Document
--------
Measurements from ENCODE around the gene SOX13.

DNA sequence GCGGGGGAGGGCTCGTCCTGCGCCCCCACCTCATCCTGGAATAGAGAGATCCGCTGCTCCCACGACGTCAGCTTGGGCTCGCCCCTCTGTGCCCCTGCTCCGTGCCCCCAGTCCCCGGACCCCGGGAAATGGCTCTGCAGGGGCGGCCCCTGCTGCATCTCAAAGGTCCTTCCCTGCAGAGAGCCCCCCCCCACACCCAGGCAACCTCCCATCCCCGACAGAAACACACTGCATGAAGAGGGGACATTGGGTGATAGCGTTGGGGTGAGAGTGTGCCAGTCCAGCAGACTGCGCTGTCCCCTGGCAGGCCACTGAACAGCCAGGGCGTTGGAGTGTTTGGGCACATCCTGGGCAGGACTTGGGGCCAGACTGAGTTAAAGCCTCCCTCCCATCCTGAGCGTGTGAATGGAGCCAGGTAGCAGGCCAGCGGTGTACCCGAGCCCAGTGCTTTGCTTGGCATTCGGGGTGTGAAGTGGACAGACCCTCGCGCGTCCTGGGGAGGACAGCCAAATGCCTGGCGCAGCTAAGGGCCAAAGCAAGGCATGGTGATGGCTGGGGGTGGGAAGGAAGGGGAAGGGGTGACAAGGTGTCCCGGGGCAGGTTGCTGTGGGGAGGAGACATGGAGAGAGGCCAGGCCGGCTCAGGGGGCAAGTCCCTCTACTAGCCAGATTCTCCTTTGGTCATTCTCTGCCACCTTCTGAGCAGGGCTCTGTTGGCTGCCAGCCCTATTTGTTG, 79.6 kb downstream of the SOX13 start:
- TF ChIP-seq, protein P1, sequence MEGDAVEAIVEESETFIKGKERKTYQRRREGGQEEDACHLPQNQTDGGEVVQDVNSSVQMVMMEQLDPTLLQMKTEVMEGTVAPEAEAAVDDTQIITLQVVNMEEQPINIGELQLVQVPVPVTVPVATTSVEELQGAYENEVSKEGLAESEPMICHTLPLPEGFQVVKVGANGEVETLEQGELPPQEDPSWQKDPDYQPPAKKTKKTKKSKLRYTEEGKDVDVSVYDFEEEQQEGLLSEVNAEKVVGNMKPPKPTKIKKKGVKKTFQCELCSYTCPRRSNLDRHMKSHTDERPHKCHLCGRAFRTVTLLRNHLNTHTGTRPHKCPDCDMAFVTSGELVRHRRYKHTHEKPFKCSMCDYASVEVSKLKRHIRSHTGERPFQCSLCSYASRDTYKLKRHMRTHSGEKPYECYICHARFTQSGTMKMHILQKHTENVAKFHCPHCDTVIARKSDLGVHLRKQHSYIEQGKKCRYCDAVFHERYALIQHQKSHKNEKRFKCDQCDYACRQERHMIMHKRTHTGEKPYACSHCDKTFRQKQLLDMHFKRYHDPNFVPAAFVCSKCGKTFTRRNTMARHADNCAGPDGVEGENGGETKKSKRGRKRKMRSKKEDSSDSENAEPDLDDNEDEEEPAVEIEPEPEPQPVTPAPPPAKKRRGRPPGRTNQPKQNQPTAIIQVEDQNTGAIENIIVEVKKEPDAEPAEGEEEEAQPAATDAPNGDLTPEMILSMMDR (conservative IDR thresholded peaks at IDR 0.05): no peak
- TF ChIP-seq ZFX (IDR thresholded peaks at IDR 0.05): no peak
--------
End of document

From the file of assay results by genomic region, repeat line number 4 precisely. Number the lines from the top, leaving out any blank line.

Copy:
- TF ChIP-seq ZFX (IDR thresholded peaks at IDR 0.05): no peak